Celebrated breeder and racer of winged horses. Has campaigned for tighter restrictions on broomstick use.
Yesterday, NYT columnist Bob Herbert observed (subscr. required) that the cops involved in the shooting death of Sean Bell have still not been questioned by internal affairs detectives. Compare that situation with a John Q. Citizen who claims to have shot someone in self‐defense. The cops want to question John Q. as soon as possible — especially before he “lawyers up,” as they say on TV. By the same logic, internal affairs investigators should want to quickly question cops who are involved in questionable shootings.
The rules vary from one jurisdiction to the next, but police unions push to postpone the hour in which an officer‐suspect must meet with detectives after a shooting. In Maryland, there is an incredible 10‐day rule in effect.
My former Cato colleague Radley Balko has been all over the Atlanta shooting. He makes some related points about investigation double standards here. I’ll add another: In Georgia, the police are accorded special rights during grand jury investigations — rights that are not available to ordinary citizens. First, an officer can attend grand jury proceedings. Second, an officer can bring his lawyer into the grand jury room. Third, the officer’s lawyer can cross‐examine the state’s witnesses. Fourth, an officer can make a “statement” to the grand jurors after the prosecutor has finished presenting his/her case. (See Title 45−11−4 of the Georgia Code).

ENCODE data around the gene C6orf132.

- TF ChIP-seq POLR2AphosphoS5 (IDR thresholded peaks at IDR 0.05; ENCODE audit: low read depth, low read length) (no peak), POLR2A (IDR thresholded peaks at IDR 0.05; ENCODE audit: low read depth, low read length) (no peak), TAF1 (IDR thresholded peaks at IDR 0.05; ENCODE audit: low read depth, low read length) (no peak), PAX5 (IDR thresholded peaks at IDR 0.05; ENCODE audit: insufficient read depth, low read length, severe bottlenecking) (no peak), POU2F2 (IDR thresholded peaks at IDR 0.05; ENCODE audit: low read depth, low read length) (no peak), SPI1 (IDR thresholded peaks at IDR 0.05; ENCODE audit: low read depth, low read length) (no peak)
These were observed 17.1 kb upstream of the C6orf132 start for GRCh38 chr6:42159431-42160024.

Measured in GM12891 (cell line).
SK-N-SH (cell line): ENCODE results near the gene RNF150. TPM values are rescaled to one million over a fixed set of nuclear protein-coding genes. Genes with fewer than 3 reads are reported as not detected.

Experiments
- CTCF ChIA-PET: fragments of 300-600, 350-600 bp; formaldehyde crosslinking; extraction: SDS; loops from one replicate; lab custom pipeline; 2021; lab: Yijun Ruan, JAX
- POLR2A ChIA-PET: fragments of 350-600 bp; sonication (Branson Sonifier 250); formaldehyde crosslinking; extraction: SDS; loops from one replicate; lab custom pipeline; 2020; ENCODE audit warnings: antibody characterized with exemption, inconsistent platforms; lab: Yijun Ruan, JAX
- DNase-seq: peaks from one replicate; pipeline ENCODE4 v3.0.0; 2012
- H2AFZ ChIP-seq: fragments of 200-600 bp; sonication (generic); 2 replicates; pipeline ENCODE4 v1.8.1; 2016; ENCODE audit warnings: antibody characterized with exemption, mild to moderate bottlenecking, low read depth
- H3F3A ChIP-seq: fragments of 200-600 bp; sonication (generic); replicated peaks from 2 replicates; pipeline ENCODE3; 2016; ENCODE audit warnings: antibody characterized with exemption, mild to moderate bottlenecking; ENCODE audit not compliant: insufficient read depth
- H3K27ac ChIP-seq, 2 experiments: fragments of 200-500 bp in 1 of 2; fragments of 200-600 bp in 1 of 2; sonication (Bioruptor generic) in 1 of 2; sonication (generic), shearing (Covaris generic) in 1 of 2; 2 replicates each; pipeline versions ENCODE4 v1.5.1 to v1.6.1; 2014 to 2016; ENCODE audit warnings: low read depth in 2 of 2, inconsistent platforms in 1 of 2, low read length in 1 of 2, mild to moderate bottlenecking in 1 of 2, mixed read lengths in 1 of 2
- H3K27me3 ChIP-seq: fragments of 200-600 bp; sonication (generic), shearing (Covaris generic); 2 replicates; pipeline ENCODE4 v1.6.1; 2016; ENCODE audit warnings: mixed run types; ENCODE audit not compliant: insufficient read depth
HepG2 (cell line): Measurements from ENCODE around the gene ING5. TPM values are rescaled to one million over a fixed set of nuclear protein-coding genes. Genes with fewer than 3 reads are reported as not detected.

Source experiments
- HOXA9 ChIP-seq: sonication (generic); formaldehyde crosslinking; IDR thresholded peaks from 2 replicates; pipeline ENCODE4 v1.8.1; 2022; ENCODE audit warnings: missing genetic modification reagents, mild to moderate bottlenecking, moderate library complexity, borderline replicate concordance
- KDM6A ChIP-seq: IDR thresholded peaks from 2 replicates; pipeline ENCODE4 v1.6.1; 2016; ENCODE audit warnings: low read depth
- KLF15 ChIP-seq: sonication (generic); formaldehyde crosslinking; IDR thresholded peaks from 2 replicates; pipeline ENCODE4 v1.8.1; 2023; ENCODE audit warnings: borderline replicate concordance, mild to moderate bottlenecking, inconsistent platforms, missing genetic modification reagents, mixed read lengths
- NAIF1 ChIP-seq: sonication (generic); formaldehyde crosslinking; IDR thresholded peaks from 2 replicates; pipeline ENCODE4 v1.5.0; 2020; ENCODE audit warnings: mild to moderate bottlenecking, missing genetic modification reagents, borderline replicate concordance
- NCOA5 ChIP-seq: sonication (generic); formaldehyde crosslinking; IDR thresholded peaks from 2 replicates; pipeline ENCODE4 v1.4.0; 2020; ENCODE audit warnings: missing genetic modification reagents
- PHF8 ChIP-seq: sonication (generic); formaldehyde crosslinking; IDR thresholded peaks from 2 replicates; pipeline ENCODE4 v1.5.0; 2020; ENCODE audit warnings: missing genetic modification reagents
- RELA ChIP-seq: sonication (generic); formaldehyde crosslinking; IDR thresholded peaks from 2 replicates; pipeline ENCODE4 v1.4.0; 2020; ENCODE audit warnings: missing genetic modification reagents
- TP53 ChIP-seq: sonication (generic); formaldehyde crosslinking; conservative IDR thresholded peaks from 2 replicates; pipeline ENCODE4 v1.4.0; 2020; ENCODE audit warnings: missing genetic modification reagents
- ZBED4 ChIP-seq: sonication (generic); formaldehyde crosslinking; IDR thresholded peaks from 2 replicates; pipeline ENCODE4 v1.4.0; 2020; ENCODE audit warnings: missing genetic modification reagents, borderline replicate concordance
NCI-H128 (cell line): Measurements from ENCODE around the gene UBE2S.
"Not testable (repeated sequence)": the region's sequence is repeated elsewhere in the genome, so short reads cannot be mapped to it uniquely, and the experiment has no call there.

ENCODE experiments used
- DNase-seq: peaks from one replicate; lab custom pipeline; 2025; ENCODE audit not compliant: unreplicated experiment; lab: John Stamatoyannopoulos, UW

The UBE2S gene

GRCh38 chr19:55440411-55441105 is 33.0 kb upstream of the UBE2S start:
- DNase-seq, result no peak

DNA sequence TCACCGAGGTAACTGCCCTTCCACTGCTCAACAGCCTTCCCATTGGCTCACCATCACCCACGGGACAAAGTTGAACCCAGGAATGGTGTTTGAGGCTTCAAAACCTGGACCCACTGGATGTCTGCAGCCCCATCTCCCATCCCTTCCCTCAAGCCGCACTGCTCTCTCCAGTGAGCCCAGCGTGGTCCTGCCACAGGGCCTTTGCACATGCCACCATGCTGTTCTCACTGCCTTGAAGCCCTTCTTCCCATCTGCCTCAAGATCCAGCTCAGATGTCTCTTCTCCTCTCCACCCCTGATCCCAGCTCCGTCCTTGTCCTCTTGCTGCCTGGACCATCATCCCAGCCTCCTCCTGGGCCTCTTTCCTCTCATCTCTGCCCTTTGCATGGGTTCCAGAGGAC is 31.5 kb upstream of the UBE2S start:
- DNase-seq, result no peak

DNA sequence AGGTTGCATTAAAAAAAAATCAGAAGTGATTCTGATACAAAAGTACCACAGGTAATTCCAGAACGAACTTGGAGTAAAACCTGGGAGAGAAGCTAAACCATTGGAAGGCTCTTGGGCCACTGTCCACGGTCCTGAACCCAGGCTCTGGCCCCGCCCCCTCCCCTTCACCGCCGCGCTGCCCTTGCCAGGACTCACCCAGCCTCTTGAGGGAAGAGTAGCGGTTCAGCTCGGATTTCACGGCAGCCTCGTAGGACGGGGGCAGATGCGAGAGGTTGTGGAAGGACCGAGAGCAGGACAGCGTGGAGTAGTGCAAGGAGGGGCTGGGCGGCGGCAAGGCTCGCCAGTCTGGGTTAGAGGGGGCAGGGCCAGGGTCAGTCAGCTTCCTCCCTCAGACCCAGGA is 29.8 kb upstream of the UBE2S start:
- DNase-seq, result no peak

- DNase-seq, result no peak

A case can be made that those special procedures can help a bad cop avoid an indictment or conviction. On the other hand, a case can be made that prosecutors have too much influence over grand jurors and that those procedures simply make the process more fair and balanced. Whatever the merits of those arguments, the double standard is inexcusable. If anything, the police should be held to a higher standard than John Q. Citizen.
If policymakers are not ready to end the drug war, they should at least scale back the SWAT raids and no‐knock warrants, videotape the raids that do occur, and abolish the double standards that are in place when the police themselves are being investigated for illegal conduct.
In this month’s issue of the Economists’ Voice, Robert Whaples, chair of the economics department at Wake Forest, reports on a survey he recently conducted in which he sent questionnaires to 210 Ph.D. economists randomly selected from the American Economic Association. His charge: to find out how much disagreement there is within the profession and a number of high profile public policy issues.